In Missouri, Marriage Drops the Probability of Child Povertyby 85 Percent The rapid rise in out-of- PERCENTAGE OF FAMILIES WITH CHILDREN THAT ARE POORwedlock childbearing is a major 45%cause of high levels of child pov-erty in Missouri. 40.0% 40% Some 40 percent of single moth-ers with children were poor com- 35%pared to 6.1 percent of marriedcouples with children. 30% Single-parent families with 25%children are nearly seven timesmore likely to be poor than fami- 20%lies in which the parents are mar-ried. 15% The higher poverty rate amongsingle-mother families is due both 10%to the lower education levels of 6.1%the mothers and the lower income 5%due to the absence of the father. 0% Single-Parent, Married,Two-ParentSource: U.S. Census Bureau, American Female-Headed FamiliesCommunity Survey, 2007–2009 data. Families Chart 3 • Marriage and Poverty in Missouri heritage.org
In Missouri, One-Third of All Families with Children Are Not Married Overall, married couples headtwo-thirds of all families withchildren in Missouri. Aboutone-third are single-parentfamilies. Unmarried Families 34.3% Married Families 65.7%Source: U.S. Census Bureau, AmericanCommunity Survey, 2007–2009 data. Chart 4 • Marriage and Poverty in Missouri heritage.org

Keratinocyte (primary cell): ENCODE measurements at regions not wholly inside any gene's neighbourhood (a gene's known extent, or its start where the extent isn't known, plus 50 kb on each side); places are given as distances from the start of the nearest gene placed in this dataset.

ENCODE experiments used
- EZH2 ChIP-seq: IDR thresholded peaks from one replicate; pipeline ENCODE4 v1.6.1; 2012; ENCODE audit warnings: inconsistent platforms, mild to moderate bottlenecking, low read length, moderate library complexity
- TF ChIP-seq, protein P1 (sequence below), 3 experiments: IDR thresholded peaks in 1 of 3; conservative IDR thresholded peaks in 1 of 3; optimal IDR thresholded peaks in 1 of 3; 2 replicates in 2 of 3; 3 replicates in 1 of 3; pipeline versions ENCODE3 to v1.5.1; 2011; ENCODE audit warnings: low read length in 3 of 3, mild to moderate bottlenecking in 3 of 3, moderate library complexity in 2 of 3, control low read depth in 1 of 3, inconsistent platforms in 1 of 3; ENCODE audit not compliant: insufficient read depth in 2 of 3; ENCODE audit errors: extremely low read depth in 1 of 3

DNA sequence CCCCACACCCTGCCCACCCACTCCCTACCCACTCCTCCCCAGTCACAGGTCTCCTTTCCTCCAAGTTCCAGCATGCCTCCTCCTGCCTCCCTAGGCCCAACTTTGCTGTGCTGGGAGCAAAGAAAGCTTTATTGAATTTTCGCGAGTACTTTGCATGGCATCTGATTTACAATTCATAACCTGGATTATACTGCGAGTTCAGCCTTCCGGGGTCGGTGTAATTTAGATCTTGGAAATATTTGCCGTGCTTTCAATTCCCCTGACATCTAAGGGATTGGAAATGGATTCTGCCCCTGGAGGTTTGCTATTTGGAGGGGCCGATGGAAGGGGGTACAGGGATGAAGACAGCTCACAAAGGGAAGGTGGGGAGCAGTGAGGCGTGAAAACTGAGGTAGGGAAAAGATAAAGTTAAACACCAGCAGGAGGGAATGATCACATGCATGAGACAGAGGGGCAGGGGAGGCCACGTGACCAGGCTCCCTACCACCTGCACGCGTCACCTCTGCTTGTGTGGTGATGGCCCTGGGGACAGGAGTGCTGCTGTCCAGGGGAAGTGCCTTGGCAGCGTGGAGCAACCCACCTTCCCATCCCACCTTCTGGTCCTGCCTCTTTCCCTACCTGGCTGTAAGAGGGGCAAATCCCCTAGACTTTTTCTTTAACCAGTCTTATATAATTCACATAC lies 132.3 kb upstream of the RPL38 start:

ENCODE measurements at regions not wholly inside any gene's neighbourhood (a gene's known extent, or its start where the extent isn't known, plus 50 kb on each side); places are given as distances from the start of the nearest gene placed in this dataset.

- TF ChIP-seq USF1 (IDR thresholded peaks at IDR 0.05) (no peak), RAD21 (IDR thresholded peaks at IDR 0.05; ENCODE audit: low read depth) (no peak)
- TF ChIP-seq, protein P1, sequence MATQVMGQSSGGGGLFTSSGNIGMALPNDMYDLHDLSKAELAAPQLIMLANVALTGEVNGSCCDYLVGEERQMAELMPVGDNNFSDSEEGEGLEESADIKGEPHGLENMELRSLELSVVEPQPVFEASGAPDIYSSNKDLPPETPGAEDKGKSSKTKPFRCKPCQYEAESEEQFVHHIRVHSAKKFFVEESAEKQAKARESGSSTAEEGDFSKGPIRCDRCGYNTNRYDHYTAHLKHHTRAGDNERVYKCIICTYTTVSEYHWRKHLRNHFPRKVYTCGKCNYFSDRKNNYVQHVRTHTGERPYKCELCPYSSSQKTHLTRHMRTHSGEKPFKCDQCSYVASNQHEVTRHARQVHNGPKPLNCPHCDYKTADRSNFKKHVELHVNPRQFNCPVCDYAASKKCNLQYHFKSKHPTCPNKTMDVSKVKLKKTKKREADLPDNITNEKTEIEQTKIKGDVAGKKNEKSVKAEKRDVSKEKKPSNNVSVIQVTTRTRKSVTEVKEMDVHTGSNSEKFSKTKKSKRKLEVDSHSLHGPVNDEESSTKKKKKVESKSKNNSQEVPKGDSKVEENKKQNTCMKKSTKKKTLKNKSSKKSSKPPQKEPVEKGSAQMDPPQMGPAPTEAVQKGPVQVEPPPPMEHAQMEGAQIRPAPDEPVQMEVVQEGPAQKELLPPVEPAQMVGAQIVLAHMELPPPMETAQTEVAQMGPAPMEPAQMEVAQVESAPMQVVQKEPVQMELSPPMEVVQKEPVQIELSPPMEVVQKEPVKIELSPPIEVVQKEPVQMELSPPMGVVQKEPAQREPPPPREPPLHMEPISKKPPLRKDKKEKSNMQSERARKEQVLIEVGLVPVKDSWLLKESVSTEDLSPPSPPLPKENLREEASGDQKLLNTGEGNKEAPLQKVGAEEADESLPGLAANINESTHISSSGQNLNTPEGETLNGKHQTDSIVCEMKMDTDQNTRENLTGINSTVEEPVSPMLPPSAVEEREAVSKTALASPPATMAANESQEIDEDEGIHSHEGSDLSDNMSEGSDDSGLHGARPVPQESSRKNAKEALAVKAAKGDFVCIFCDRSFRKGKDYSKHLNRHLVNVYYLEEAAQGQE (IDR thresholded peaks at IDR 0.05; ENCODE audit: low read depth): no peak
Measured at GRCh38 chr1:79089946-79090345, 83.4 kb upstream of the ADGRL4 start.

In Missouri, 75 Percent of Poor Families with Children Are Not Married Among poor families withchildren in Missouri, three-quarters are not married. Bycontrast, one-quarter of poorfamilies with children are headedby married couples. Married Families 24.6% Unmarried Families 75.4%Source: U.S. Census Bureau, AmericanCommunity Survey, 2007–2009 data. Chart 5 • Marriage and Poverty in Missouri heritage.org
In Missouri, Few Unwed Births Occur to Teenagers Out-of-wedlock births are often PERCENTAGE OF OUT-OF-WEDLOCK BIRTHSconfused erroneously with teen BY AGE OF MOTHERbirths, but only 7.9 percent ofout-of-wedlock births in Missouri Underoccur to girls under age 18. Age 18: By contrast, some 79 percent of 7.9%out-of-wedlock births occur to Ageyoung adult women between the 30–54:ages of 18 and 29. 13.3% Age 18–19: 16.4% Age 25–29: 22.2% Age 20–24: 40.2%Note: Figures have been rounded.Source: U.S. Department of Health andHuman Services, Centers for DiseaseControl and Prevention, 2008 NHSdata. Chart 6 • Marriage and Poverty in Missouri heritage.org